Meant to celebrate a new era of Chinese strength and prosperity, this congress is also crucial to the Chinese president’s personal political future. Five of the seven members of the central Politburo Standing Committee and six of the 25 strong Politburo are due to stand down in accordance with the party’s unofficial rules on retirement; President Xin therefore has an unusually large number of places he can fill with personal loyalists.
During this transformative “patriotic” period there is no way that anyone in Beijing can be seen to break ranks with an East Asian communist regime in its own back yard, especially not for the Americans. Yet even as he restarted the US confrontation with Iran, Trump was also seeking ways to pressure China into cutting off the economic lifelines the North Korean elite rely upon to keep their dysfunctional country up and running. In September the US threatened to target major Chinese banks over their ties to North Korean actors. This followed actual American sanctions on China’s Bank of Dandong, for allegedly helping North Korea’s nuclear weapons programme. Neither move will have been well received by Beijing, which has many options for retaliation against American firms once its party congress is over.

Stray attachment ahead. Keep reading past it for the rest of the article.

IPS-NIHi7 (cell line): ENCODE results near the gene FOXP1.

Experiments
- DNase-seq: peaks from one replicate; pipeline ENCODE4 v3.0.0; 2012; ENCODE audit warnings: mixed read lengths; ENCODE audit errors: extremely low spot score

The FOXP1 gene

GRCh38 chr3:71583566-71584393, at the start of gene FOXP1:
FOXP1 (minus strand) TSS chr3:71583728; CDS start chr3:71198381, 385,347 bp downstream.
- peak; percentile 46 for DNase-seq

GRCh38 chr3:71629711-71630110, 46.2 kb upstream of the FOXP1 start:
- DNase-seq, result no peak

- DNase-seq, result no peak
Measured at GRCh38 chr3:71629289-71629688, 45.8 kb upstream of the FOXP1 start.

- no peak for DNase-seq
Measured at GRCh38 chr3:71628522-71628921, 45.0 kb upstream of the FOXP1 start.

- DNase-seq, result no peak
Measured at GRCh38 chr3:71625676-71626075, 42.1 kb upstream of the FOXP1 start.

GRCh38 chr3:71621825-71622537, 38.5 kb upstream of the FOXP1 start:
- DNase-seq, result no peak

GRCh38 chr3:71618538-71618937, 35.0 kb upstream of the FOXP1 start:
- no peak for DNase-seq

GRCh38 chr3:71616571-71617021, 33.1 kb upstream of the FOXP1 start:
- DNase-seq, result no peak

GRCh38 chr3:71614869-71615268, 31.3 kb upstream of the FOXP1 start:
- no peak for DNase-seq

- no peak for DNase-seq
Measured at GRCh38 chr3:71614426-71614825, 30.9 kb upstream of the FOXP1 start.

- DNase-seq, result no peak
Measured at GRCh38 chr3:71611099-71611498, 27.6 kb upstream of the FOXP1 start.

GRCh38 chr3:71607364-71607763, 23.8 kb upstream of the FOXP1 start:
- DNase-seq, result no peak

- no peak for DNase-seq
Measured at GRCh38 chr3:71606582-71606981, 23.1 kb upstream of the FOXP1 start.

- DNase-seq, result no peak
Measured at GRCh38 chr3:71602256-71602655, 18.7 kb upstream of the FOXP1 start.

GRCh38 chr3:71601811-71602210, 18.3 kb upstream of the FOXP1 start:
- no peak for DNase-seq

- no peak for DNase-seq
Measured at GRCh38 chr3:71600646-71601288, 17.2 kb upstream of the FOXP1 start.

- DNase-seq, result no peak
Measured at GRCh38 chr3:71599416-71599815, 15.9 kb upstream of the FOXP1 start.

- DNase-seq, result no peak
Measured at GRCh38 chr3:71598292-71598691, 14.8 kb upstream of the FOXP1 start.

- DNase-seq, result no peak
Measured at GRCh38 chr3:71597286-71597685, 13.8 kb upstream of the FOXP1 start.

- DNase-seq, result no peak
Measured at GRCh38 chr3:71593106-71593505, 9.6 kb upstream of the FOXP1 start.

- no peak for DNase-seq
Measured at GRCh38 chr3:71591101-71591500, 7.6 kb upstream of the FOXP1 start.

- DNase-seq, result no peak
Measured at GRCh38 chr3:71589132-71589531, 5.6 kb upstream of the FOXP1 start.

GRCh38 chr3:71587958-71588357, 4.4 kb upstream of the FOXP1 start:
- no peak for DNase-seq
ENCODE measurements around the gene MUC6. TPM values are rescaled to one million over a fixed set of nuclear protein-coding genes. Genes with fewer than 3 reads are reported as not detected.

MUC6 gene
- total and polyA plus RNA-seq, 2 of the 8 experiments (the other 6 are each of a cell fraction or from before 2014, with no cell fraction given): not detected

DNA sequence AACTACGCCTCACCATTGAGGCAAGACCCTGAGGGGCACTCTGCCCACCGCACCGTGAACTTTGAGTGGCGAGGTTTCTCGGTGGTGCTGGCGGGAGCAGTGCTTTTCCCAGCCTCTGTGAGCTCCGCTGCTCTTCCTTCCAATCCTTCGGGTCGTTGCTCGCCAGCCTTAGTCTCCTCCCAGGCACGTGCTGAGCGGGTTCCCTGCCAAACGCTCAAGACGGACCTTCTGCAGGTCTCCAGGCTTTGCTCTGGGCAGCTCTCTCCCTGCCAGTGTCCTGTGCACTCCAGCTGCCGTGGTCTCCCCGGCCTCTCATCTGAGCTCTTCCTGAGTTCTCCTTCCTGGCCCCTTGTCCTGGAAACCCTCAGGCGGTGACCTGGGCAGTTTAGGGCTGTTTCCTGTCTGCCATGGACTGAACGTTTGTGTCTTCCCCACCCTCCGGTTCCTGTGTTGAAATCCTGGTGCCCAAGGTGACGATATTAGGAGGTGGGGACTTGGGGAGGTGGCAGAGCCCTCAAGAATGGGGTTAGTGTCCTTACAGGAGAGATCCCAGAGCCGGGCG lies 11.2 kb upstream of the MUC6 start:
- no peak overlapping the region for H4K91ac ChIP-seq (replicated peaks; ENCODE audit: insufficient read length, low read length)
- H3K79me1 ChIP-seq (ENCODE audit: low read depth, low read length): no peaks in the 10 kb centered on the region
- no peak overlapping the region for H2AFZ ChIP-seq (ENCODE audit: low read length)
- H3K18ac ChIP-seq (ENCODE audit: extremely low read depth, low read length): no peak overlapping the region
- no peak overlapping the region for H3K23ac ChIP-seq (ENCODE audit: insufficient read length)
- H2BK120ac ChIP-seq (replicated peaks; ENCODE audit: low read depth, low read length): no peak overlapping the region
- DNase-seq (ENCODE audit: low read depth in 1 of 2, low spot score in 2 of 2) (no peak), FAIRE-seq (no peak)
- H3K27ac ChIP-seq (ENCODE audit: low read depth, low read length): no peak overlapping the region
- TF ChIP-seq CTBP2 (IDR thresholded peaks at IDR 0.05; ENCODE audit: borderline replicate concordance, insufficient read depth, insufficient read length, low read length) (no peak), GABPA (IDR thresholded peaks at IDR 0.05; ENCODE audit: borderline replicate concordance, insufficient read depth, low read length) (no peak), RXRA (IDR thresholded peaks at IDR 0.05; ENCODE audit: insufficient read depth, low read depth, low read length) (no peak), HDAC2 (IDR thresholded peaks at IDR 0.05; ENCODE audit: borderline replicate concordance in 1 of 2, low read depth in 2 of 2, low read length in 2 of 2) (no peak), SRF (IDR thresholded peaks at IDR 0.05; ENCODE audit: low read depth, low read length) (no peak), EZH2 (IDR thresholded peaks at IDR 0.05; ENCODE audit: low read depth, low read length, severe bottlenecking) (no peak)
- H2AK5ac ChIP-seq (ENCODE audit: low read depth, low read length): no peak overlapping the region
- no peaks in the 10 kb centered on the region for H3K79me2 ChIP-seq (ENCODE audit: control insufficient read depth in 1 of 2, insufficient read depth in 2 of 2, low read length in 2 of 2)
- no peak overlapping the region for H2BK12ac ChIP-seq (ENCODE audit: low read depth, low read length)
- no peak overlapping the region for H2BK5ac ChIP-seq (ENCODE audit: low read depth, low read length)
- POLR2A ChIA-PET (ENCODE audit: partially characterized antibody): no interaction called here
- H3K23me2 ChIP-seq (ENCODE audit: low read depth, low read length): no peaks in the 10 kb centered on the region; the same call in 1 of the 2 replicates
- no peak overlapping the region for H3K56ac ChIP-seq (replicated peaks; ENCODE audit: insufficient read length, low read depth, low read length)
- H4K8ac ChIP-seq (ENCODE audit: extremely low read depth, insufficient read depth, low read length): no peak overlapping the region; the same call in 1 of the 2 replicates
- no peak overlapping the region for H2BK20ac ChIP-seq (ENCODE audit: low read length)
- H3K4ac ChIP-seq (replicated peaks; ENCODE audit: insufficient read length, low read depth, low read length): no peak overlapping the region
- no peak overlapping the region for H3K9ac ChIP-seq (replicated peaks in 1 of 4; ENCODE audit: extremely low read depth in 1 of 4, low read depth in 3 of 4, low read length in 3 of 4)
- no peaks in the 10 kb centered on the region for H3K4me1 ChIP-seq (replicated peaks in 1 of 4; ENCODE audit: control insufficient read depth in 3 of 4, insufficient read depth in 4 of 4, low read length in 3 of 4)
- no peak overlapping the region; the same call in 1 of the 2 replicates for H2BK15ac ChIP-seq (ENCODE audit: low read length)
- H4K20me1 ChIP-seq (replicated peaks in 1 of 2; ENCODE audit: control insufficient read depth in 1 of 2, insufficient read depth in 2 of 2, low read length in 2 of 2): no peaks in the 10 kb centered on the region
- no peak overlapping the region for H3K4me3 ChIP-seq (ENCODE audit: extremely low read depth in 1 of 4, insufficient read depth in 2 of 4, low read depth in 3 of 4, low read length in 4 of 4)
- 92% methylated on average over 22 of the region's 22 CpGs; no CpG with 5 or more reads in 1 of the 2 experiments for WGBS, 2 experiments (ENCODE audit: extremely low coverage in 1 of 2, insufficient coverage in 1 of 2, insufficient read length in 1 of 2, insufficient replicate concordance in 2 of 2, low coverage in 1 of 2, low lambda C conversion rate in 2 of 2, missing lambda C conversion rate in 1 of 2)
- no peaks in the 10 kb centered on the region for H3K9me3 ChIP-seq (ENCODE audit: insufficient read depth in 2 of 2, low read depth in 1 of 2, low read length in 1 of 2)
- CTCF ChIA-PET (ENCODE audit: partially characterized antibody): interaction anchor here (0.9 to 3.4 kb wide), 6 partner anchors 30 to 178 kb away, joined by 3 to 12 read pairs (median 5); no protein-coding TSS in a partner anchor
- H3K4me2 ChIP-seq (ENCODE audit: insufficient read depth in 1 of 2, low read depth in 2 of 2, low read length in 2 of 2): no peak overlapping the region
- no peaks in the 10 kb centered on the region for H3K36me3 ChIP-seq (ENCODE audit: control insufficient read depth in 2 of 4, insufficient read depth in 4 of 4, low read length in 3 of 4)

It is extremely unlikely that a rising China (with a sovereignty-obsessed ruling class) will accept the demands of America’s extraterritorial legal and financial systems in the way that smaller states in Europe and Asia have. North Korea may thus end up becoming the geopolitical flashpoint that spurs China into formally creating it’s own global business architecture and cross-border payment systems, independent of the US neo-liberal order.
This process will be aided by the global perception that under Trump the United States is a law unto itself, but one which is happy to hold states hostage by their economies until they submit to American demands. Trump’s recent threat to designate Iran’s Islamic Revolutionary Guard Corps (IRGC) as a foreign terrorist organization like al Qaeda or the Islamic State is another gift to hardliners in Beijing and Pyongyang both.
If the US can unilaterally designate a branch of the armed forces of a UN-member nation an illegal organisation and impose sanctions, then it is taking upon itself the right to decide who is, and is not, a legitimate state actor; neither China nor North Korea will ever accept this state of affairs and if Trump carries out his threat against the IRGC both states will feel more justified than ever in looking to the only weapons proven to be capable of deterring a hostile US; nuclear ones. The “grown ups” in the Trump Whitehouse should consider the cost to America elsewhere of the president’s chest-beating over Iran. It may help save the American led global system they are supposed to be protecting.
Neil Thompson is a freelance writer who has lived and travelled extensively through East Asia and the Middle East. He holds an MA in the International Relations of East Asia from Durham University, and is now based in London.